Purple Wyrm mapped a home that frequently occurs in their dreams. While much of the home and the space surrounding it remain a mystery, the hatstand near the front door and the dark windows on the veranda are consistent signifiers.
This map depicts the location of the Large Hadron Collider built by the European Organization for Nuclear Research (CERN) beneath the France/Switzerland border. Kersting drew it at a pub in St. Paul, Minnesota over a discussion with friends at a local pub. A few days before the particle collider was set to be used for the first time, the group discussed the scientific experiments that would be conducted there. The references to “Cam” indicates the location of their mutual friend who lived in Switzerland at the time.
This anonymous frustration map originated in boredom. The creator drew it while waiting thirty minutes for their boss to arrive at a disciplinary meeting. They continue, “this is the third meeting I’ve been asked to attend for minor offenses. I’m convinced my boss is arranging them for his own amusement. It is completely accurate (except for the pelican) but not exactly to scale.”
In the early days of the HDMA, I accepted files for the website through drop.io, a service later bought by Facebook. Using drop.io was very easy, and, if you chose, anonymous. This means I received many files without identifying information or accompanying email addresses. Ahh…the early internet.
I referred to them as the “lost maps,” and I still have a folder with these random drawings. These are two of the best. The map above was easily identifiable as the Mill Hill district of London, and, with a little extra research, the map below was determined to be Doha, Qatar.
Alec’s map of Barcelona is an example of a truly useful hand-drawn map. Drawn while he was on vacation, it highlights a number of architectural sites and museums. Among the landmarks are several Antoni Gaudi buildings, the Forum 2004, the Gas Natural Building, and the Music Palace.
After not receiving one of the few daily hiking permits to climb Mt. Whitney via the standard Whitney Trail, an experienced hiker suggested Mark Morey and his friends take the lesser-used Mountaineering Route. He sketched this map for them which they used to navigate the nine-mile route in the early 1990’s.
Mark recounts, “over the next two days, we saw no other people except at the summit. We had a lot of route debate [as well as] the most glorious hike and summit of Whitney. On the way up, we found all of the landmarks drawn on the map, however, on our way down, we realized that none of those were the ones he meant us to find.”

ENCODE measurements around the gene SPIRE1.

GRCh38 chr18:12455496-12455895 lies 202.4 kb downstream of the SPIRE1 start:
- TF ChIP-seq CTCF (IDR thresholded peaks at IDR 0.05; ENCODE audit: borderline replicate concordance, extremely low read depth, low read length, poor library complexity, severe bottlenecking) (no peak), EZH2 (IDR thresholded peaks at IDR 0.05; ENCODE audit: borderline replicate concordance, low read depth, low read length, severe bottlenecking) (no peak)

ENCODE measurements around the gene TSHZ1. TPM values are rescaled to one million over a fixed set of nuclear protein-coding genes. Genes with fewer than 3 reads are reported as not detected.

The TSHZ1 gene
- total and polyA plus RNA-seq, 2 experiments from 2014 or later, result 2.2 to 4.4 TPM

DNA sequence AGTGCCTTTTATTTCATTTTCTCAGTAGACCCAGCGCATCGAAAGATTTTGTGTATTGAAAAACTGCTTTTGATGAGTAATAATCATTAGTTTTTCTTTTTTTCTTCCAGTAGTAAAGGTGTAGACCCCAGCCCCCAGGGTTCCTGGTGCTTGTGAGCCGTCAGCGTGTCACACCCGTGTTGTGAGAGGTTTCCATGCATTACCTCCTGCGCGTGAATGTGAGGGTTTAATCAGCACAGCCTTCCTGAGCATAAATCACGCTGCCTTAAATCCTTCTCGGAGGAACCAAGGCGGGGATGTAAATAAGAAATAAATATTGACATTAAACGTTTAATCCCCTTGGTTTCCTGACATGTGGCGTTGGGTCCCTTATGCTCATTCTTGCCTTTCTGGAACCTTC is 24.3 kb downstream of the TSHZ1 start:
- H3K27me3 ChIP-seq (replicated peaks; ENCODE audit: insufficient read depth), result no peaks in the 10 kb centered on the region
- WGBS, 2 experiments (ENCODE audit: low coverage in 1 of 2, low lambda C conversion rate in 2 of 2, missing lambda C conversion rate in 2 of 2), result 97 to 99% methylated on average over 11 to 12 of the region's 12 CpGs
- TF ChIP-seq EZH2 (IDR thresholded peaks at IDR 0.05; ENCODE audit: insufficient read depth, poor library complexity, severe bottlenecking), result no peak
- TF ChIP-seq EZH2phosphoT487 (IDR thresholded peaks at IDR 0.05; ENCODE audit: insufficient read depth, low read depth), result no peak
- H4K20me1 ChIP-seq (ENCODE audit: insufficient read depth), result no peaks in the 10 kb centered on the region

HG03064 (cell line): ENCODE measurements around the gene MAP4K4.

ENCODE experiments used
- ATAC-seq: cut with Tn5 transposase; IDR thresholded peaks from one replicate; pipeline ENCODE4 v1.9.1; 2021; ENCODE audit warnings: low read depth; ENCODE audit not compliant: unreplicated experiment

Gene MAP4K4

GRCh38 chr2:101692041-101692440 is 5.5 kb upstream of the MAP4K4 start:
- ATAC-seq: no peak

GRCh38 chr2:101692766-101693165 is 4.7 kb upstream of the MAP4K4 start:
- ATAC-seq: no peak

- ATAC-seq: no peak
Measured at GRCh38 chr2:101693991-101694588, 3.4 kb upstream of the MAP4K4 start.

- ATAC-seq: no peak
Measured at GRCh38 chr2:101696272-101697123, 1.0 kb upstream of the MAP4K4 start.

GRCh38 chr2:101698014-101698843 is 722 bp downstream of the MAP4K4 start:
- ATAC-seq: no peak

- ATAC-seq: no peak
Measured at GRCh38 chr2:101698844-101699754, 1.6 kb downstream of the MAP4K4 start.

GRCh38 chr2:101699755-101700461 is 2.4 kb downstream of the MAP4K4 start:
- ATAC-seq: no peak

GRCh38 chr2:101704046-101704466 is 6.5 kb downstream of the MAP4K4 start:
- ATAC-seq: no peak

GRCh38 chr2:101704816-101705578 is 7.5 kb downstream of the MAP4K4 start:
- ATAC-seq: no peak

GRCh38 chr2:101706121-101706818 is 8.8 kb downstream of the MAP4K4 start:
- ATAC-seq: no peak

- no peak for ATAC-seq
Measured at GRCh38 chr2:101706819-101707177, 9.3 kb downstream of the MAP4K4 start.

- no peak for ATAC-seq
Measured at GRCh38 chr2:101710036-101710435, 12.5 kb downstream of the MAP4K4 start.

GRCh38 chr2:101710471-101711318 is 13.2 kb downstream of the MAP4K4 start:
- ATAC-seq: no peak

Some of the best maps in the HDMA collection relate geographic concepts often drawn to accompany a conversation about a particular place. Those shown here attempt to relate the size and scale of one of the largest countries by total land area, Canada. Jeff Werner drew the map above to explain the size and orientation of the country and the rest of North America to a group of villagers in Bali.
The map below was drawn on a napkin by Peter Flemming for Lars Midboe during a conversation they were having in a bar in Trondheim, Norway. Midboe found the map months later in a bag and scanned it into his computer for safekeeping.
Here a seemingly insignificant object, a cocktail napkin, captures a historic moment in United States history: the presidential primary campaign of Barack Obama. Handwerker, the recipient of the napkin, recounts the story of the object in the style of a museum didactic:
“Born in France, Bernard Bonnet became a United States citizen on July 25, 2007. This made him eligible to vote in the 2008 U.S. presidential election, arguably the most groundbreaking race in that nation’s history. Bonnet, a book buyer at the Museum of Fine Arts, Houston (MFAH), fervently supported Democratic Senator Barack Obama (American, born 1961), voting in the Texas primary election and caucusing for the candidate on March 4th, 2008. Three days before the caucus, Bonnet attended an exhibition opening at the MFAH, where he created this hand drawn map for his co-worker, Margo Handwerker. A fellow Obama supporter, Handwerker needed directions to the Obama volunteer office on Southmore Blvd. in Houston, Texas.”
Witthoft submitted this map created by his friend Damian. While visiting London, he used it to navigate to “the bar with the tiny margaritas.” Drawn on a notebook page annotated with Jan Tschichold’s idealized margins, the cartographer barely breaks the boundaries of modernist perfection.
A circa 2008 cell phone photo from Carlo reveals a map he created while passing time at work. Realizing an accidental coffee stain looked much like a continent, he traced the different hues to create countries and deemed the area Staines. This early addition to the HDMA web archive is also the first example I collected of a meta map, or map within a map. Here we not only see Carlo’s fictional territory Staines but also the seating chart of the restaurant where he was working.